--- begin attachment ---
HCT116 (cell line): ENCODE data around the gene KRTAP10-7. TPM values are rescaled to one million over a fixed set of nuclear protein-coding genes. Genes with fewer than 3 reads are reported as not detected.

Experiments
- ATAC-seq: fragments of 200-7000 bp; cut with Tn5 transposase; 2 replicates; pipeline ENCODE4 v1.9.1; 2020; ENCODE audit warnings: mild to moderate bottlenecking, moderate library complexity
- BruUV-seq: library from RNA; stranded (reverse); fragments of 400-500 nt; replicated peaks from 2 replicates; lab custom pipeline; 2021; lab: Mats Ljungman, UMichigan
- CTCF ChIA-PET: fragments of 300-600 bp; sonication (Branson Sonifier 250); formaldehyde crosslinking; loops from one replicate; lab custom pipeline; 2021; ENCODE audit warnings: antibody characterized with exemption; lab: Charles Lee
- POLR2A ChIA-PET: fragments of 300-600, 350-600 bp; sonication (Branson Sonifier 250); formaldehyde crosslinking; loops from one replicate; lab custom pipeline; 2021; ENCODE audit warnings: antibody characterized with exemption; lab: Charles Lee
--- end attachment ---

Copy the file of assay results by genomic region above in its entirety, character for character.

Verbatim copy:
HCT116 (cell line): ENCODE data around the gene KRTAP10-7. TPM values are rescaled to one million over a fixed set of nuclear protein-coding genes. Genes with fewer than 3 reads are reported as not detected.

Experiments
- ATAC-seq: fragments of 200-7000 bp; cut with Tn5 transposase; 2 replicates; pipeline ENCODE4 v1.9.1; 2020; ENCODE audit warnings: mild to moderate bottlenecking, moderate library complexity
- BruUV-seq: library from RNA; stranded (reverse); fragments of 400-500 nt; replicated peaks from 2 replicates; lab custom pipeline; 2021; lab: Mats Ljungman, UMichigan
- CTCF ChIA-PET: fragments of 300-600 bp; sonication (Branson Sonifier 250); formaldehyde crosslinking; loops from one replicate; lab custom pipeline; 2021; ENCODE audit warnings: antibody characterized with exemption; lab: Charles Lee
- POLR2A ChIA-PET: fragments of 300-600, 350-600 bp; sonication (Branson Sonifier 250); formaldehyde crosslinking; loops from one replicate; lab custom pipeline; 2021; ENCODE audit warnings: antibody characterized with exemption; lab: Charles Lee